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  1. Save the Date: MDN Hack Day Comes to NYC on March 24

    A bunch of us Mozilla Developer Network folks — web developers, technical writers, developer evangelists and cat herders like me — will be hosting MDN’s first Hack Day in the great city of New York.

    Like many teams who work together at Mozilla, we’re geographically dispersed, and manage to meet in real life a few times per year. The U.S east coast is a relative mid-point between Western Canada, California, Colorado, Oklahoma, Texas and Tennessee on the one hand, and France, Great Britain, Sweden, and Switzerland, on the other. So we’re headed for Brooklyn and the Big Apple!

    On Saturday, March 24, we’ll be at New Work City, a splendid coworking space, which aims “to make the world a better place by empowering people to make a living doing things they love.” (That sounds like us!) We’ll open with a series of short talks about our projects and technologies, and after lunch we’ll hang out and hack, closing the day with demos.

    New Work City logo

    We know that New York City is home to a flourishing tech scene with a thriving startup culture, influential venture firms, and lots of opportunity for developers. The hacker ethic is alive and well in NYC through the work of many collaborators, including: our Mozilla Foundation colleagues at The Hive Learning Network; WebFWD partner General Assembly, putting together a campus for technology, design, and entrepreneurship; and The Creators Project, which will be in San Francisco the weekend before, March 17-18, with a spectacular audio visual installation and other works of astonishing goodness.

    We’re eager to meet, explore, and share some of the stuff we’ve been working on: HTML5, gaming, developer tools for Firefox, the evolution of Jetpack, open-source documentation, and roadmaps that support brand new open platforms and projects. We hope you’ll come check out what we’re building on the open Web and see if we can work together.

    Mozilla is a non-profit with a mission to “to promote openness, innovation and opportunity” and a manifesto describing the “principles that we believe are critical for the Internet to continue to benefit the public good.”

    Let’s hack together — in a city that embraces innovation — and never sleeps. Space is limited, so sign up now, and we’ll save you a t-shirt!

  2. A simple image gallery using only CSS and the :target selector

    Back in the old days of web development and when CSS2 got support I always cringed at “CSS only” demos as a lot of them were hacky to say the least. With CSS growing up and having real interaction features it seems to me though that it is time to reconsider as – when you think about it – visual effects and interactivity should be maintained in the CSS rather than in JavaScript and CSS.

    With the support we have in new browsers it would be a waste not to use what has been put in. If you have to give all the visual candy to IE6, OK, then you’d have to use a library like jQuery for your effects. But you can have your cake and eat it if you don’t give the shiny to the old browsers out there, but give them a simpler interface and make sure they don’t get what they don’t understand.

    So today let’s take a look at an image gallery using the target selector. This has been done before (lightbox example, thumbnail preview example) but I thought it’d be good to explain the details of what is going on.

    So here is a screencast of our “CSS only image gallery” in action and you can see it for yourself.

    Starting with HTML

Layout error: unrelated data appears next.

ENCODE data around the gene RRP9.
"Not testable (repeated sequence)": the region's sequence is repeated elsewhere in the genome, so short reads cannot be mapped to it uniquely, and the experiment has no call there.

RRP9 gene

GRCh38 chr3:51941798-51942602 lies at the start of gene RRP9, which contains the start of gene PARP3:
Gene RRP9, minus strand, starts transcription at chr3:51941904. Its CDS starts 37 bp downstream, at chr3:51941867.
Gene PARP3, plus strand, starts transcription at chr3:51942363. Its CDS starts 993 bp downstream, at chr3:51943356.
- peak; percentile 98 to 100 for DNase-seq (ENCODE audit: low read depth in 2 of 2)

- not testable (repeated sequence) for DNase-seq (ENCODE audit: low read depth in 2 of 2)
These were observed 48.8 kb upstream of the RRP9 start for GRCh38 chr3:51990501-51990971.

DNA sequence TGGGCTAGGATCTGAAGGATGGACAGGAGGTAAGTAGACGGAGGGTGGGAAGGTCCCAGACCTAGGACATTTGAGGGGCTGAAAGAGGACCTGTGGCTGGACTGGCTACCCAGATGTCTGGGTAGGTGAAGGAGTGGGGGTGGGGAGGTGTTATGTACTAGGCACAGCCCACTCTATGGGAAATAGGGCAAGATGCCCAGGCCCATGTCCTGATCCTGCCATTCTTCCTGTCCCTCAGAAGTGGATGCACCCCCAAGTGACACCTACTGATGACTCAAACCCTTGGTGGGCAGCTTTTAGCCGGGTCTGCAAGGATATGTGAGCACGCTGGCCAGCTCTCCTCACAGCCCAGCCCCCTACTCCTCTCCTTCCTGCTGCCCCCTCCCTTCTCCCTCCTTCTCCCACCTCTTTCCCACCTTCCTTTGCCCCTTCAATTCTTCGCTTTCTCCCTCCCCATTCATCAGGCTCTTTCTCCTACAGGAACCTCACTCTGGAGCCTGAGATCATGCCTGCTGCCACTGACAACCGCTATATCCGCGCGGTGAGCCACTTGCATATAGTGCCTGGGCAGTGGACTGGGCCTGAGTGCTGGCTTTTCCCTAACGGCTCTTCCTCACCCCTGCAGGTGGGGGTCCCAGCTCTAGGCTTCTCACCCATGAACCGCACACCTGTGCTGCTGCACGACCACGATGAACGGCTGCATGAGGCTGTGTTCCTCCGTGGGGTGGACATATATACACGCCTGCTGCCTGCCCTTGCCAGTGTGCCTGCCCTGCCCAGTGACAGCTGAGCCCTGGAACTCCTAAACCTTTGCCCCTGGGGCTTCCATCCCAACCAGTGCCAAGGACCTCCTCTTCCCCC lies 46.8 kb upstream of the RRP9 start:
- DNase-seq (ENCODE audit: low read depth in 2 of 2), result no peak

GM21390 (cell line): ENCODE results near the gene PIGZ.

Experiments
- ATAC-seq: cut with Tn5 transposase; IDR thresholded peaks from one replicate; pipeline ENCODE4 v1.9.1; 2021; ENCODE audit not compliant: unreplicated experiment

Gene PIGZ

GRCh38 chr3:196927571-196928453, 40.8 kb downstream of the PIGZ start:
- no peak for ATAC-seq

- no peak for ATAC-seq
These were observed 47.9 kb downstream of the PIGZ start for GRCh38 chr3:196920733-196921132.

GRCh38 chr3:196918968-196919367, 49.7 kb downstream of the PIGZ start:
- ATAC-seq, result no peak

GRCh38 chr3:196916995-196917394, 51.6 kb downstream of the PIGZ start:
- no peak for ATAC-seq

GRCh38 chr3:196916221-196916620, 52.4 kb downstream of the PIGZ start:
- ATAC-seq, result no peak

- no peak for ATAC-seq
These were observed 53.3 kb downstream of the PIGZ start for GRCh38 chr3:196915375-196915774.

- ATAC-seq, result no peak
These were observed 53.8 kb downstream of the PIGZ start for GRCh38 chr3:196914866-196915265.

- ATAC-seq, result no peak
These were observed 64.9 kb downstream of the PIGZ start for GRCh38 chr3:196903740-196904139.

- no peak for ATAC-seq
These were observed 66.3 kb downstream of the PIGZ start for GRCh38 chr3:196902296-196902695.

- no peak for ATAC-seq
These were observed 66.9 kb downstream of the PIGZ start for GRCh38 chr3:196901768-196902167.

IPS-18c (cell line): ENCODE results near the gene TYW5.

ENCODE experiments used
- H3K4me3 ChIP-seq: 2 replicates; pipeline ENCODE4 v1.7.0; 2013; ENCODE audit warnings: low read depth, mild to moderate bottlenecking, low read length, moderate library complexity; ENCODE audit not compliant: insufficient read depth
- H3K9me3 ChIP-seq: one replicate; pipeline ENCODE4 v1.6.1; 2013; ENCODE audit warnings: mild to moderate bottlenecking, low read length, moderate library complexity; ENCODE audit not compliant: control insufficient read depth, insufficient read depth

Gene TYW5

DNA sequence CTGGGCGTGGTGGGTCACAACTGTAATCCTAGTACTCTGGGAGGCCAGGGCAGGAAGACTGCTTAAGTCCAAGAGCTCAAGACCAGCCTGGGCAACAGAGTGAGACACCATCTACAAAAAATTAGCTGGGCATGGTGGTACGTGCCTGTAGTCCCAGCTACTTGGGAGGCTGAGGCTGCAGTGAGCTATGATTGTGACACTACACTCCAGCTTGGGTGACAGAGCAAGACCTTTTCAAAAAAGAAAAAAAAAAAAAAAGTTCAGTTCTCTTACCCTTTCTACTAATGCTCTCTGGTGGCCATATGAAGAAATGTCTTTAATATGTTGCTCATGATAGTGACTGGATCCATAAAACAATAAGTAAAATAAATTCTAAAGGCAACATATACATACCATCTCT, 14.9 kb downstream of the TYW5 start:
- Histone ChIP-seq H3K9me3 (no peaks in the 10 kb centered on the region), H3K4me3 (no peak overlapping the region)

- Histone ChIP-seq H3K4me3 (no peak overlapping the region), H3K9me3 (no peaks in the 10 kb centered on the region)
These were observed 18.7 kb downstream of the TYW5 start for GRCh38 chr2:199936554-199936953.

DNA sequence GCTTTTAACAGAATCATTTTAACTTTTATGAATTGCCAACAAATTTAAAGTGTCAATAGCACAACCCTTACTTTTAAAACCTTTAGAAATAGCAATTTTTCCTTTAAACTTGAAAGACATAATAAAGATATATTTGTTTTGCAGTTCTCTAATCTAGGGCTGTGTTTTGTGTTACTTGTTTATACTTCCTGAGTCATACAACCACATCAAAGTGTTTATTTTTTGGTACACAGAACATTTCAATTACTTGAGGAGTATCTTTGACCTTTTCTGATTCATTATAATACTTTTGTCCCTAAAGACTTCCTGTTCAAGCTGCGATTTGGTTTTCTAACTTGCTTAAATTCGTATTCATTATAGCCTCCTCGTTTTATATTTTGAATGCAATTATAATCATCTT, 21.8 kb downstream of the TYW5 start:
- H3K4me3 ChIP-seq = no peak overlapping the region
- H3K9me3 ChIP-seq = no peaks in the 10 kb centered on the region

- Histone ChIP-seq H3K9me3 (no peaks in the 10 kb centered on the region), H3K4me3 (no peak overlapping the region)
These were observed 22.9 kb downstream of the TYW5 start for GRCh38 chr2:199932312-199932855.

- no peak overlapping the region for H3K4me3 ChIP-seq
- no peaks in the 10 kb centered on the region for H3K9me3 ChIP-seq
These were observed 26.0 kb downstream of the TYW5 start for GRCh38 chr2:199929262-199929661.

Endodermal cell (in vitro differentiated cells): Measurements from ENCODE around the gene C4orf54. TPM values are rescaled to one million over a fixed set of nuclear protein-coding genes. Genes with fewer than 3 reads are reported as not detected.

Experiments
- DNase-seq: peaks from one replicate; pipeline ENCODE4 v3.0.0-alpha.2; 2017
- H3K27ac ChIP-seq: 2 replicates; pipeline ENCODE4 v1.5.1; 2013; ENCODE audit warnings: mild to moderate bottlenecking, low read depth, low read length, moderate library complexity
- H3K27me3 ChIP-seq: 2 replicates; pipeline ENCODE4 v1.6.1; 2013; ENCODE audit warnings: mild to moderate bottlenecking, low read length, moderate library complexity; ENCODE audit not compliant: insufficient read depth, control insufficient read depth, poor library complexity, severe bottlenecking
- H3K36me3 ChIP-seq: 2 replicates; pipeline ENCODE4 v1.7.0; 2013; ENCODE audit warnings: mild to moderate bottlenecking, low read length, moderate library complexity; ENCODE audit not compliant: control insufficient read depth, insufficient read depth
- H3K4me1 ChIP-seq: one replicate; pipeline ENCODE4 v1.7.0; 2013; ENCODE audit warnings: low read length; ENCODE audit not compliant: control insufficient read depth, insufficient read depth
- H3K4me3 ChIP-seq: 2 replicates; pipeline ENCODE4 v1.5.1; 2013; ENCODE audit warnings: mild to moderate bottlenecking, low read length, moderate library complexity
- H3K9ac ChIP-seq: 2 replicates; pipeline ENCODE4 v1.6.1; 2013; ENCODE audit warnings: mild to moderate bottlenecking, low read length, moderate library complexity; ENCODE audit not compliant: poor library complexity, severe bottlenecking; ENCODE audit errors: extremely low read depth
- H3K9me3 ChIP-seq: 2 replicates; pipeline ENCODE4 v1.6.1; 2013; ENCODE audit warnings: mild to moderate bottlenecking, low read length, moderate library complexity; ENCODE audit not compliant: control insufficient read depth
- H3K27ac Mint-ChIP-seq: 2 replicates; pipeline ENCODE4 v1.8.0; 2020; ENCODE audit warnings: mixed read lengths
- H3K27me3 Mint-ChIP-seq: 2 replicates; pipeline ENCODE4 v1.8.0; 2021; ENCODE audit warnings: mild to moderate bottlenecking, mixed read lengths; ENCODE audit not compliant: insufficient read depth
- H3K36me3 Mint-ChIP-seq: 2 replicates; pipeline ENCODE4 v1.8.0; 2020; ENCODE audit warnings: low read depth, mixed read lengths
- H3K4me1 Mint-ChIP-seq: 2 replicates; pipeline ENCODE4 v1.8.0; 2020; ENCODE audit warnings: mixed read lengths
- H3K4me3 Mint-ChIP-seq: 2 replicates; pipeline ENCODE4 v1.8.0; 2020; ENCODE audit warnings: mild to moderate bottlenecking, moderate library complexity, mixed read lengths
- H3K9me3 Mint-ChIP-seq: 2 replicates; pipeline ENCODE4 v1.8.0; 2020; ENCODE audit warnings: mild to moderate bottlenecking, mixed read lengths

We start with HTML that works across all browsers (except for IE < 9, where you need a polyfill to style HTML5 elements):

    <section class="gallery">
          <li><a href="#one">One</a></li>
          <li><a href="#two">Two</a></li>
          <li><a href="#three">Three</a></li>
          <li><a href="#four">Four</a></li>
      <article id="one" class="target">
          <img src="" alt="Kitten 1">
      <article id="two" class="target">
          <img src="" alt="Kitten 2">
      <article id="three" class="target">
          <img src="" alt="Kitten 3">
      <article id="four" class="target">
          <img src="" alt="Kitten 4">

    Without any CSS this would just show all the kitten images in a vertical row and the links would point to them. This works, and should be more than enough for the IE6 users out there.

    For browsers that support newer CSS, however, we can turn this into our gallery in a few easy steps:

    Step 1: Position the articles

    To make sure we don’t give IE older than 9 any CSS it chokes on, we can wrap all the selectors in a simple media query (in this case checking that the window is at least 400 pixels wide):

    @media screen and (min-width: 400px) {
      ... all the good stuff ...

    We then can give the gallery dimensions and an overflow of hidden to make sure that elements positioned outside of it will not be shown. We also position it relative so that every positioned child element will be positioned relatively to it:

    .gallery {
      position: relative;
      height: 280px;
      width: 340px;
      overflow: hidden;

    Then we position all the target elements absolutely in the gallery with 320 pixels to the left. This hides them off screen as we hide the overflow:

    .target {
      position: absolute;
      top: 60px;
      left: -320px;
      height: 220px;
      width: 300px;

    Now in order to show the image when the link to it was clicked we use the :target selector. This one assigns the CSS to the element when it was targeted – either by activating a link to it in the document or from the URL when the page loaded. With this pseudo selector, we override the left setting and move it to 20 pixels, thus showing the image.

    .target:target {
      left: 20px;

    You can try this out for yourself:

    JSFiddle demo.

    To make this smoother, all we need to do is to add a CSS transition to the target styles. Now all the changes to the styles will happen smoothly during a second rather than immediately.

    .target {
      position: absolute;
      top: 60px;
      left: -320px;
      height: 220px;
      width: 300px;
      -webkit-transition: 1s;
         -moz-transition: 1s;
          -ms-transition: 1s;
           -o-transition: 1s;
              transition: 1s;

    Again, see it in action and play with it.

    JSFiddle demo.

    That is all there is to it – the rest of the effects are just different variations of the same trick – animating opacity from 0 to 1 or CSS transitions.